Ok, at first I was, "How the hell can this be cancelled???". Then at the end of the last four episodes I had a clear understanding of why NBC didn't want to shell out for another Sorkin romp. Yes, the show was smart and well cast. Bradley Whitford and Matthew Perry were great. So was Amanda Peet. But the show became depressing, political, and worst of all, un-interesting. So many jokes were inside jokes for West Wing fans or simply jokes that not even Gilmore Girls pop culture fans would really get (Juliette Lewis impersonations are not funny). In the end, I would probably watch this again next season if it were around, but it isn't, and I'm not that broken up about it.

Jericho
Watched the first two full episodes, then watched the next four with serious Tivo fast forward going, then I dropped it altogether. The characters began to annoy me and the story was less intriguing and more "look at all the problems with the small town"ish. I was looking for back story on a nuclear disaster and was greeted with some half-baked covert ops situation that sort of worked. Huh? The show was cancelled, and then a rabid fan campaign got CBS to renew it for a half helping of episodes that start next year. I may take a peek, but probably not. Too much that is already good.



The Nine:

My wife and I were so excited about this potential knock-off of Lost. A bank robbery that goes terribly wrong, and creates the backdrop for what happened during the 52-hour standoff. The problem was that the story went nowhere and left TV viewers horribly let down. Mysteries didn't connect and often seemed to have nothing to do with the main part of the story. ABC cancelled the show last year, half way through the season. However, it looks like ABC will air the remaining episodes starting August 1. I'll be there for the short term, however I don't expect a very good pay-off.









Doctor Who:
Fine, call it a guilty pleasure. This season found the departure of the hotter-than-hell Billie Piper, who ended being one of the better companions that the Doctor has ever had. The episodes themselves ranged from downright campy, to outright fantastic. A Queen Victoria/Werewolf story was fun, a visit to a planet where Satan might have resided was actually quite frightening, and bringing back Sarah Jane Smith (a companion from the mid- 1970's) for an episode was classic. The concept of Torchwood, a secret government operation, was interesting. David Tennant is an excellent Doctor Who, probably second only to Tom Baker. I'll continue to watch. Sue me.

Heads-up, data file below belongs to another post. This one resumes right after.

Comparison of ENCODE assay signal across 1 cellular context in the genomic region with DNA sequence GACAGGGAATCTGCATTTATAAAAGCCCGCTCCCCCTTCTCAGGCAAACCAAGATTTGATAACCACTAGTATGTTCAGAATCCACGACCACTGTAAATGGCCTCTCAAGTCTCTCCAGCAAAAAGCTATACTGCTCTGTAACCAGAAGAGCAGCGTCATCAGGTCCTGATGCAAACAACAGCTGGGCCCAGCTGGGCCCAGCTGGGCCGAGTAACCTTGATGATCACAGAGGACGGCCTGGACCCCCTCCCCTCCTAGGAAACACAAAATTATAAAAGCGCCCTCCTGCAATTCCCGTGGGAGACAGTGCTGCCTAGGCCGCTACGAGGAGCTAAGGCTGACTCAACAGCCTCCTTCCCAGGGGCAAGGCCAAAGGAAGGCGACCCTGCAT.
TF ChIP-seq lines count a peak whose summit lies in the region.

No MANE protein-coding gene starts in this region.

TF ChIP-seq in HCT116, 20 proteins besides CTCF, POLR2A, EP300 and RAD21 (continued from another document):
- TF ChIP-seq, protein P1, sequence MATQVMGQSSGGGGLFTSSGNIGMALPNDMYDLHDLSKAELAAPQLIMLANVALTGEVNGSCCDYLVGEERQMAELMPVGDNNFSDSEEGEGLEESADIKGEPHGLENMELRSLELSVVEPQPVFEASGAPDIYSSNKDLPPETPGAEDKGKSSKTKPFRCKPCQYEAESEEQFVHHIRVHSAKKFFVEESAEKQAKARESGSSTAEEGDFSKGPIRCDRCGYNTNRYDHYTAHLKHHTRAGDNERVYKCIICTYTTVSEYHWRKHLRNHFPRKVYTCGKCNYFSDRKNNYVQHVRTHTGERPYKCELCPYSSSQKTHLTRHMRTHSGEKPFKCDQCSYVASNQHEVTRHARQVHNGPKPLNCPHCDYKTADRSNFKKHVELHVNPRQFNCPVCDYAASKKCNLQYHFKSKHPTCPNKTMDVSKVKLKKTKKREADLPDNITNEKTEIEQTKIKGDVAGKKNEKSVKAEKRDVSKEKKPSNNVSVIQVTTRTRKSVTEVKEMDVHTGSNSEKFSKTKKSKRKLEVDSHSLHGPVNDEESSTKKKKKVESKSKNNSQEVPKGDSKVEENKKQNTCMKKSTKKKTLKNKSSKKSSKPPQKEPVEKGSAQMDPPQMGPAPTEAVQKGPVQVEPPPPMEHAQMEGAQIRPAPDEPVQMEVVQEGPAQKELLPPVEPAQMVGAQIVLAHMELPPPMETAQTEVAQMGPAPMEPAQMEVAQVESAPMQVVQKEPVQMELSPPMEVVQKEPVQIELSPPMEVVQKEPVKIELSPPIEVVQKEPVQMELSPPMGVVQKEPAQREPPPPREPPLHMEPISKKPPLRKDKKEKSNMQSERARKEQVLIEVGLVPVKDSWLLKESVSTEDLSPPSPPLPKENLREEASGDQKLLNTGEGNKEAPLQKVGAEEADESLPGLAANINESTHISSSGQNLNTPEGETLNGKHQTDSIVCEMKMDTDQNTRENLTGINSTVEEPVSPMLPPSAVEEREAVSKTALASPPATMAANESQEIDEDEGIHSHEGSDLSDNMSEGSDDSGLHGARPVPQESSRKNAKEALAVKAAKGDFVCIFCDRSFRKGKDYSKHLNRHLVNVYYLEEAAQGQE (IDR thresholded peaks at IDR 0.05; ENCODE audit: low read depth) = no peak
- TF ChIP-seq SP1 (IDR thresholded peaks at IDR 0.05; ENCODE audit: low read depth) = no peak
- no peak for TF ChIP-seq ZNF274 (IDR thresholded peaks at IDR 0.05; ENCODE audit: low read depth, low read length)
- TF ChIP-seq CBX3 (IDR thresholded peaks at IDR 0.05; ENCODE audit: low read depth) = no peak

Battlestar Galactica:

Still the best show on television. The season started with the brutal portrayal of the current situation in Iraq, as the survivors had been taken over by the Cylons on New Caprica. The escape only brings us to the quarter point of the season, as questions arise about the "Final Five" Cylons, the location of Earth, and real intentions of Gaius Balter. The season ender was a little weak, but the questions that it left were excellent, and with the announcement that next season will be the last, I am totally hooked.



Heroes:
My second favorite show is simply The X-Men in modern form. I was afraid that it would be some sad attempt to create a corny version of the comic masterpiece. Instead, the show has become one of the top sci-fi shows in U.S. history. The second I saw Sylar cut open a skull, I knew this was going to be cool. Of course one of the most famous taglines, "Save the Cheerleader, Save the World!" helped in gaining my interest. The finale was a little weak, but the characters are very strong, especially Horn Rimmed Glasses, a man that came close to Cigarette Smoking Man in terms of mystery. Next season looks good, count me in!









What's on tap for the summer?

Top Chef, Ramsey's Kitchen Nightmares (got a cooking thing going), new season of Doctor Who, and a healthy dose of another excellent show, Rescue Me.
Did I mention that I love TIVO!